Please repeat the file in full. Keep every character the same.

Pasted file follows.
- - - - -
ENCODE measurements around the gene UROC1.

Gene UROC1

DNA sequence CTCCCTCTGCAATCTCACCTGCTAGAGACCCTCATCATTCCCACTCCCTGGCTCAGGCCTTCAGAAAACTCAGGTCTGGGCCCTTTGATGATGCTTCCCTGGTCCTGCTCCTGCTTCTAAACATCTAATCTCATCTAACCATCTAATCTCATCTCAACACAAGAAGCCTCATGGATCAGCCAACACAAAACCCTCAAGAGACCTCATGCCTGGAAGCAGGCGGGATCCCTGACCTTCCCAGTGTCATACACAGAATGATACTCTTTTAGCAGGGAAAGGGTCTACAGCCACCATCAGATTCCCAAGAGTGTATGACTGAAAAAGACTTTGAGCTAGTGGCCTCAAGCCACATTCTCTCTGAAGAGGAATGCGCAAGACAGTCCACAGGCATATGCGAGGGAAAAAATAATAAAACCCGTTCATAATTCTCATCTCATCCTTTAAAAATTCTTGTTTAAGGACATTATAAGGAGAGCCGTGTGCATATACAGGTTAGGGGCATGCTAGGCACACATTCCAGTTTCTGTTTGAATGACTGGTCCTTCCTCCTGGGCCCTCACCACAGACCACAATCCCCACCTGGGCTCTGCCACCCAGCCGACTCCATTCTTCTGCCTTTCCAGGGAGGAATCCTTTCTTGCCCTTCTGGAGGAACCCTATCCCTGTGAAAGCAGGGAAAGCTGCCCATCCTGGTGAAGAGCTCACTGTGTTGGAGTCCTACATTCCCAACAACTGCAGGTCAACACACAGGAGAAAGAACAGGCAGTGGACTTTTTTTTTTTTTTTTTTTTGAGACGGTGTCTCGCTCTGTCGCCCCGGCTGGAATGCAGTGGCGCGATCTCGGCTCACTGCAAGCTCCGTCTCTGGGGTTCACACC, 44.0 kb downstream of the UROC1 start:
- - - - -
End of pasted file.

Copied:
ENCODE measurements around the gene UROC1.

Gene UROC1

DNA sequence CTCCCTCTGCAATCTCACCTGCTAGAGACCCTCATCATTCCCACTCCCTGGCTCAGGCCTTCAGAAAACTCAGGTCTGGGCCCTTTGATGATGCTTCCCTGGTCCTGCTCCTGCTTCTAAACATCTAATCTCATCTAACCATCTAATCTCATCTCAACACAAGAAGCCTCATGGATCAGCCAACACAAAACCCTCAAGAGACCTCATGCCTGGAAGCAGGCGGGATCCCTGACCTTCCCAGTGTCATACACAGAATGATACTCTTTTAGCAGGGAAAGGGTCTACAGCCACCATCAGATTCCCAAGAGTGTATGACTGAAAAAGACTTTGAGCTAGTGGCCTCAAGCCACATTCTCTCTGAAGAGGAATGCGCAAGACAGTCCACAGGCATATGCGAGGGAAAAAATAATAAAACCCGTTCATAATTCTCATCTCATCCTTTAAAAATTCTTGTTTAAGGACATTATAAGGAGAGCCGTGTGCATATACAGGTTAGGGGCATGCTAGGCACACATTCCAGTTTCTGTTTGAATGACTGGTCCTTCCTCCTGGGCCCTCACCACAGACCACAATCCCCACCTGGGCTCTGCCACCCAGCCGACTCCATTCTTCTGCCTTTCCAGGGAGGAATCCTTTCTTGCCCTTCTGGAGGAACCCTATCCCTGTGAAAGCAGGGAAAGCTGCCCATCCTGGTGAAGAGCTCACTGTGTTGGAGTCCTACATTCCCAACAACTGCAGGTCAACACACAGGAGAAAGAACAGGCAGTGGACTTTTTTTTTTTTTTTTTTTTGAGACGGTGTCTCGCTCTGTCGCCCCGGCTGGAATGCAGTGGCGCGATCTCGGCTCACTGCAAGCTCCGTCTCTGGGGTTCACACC, 44.0 kb downstream of the UROC1 start: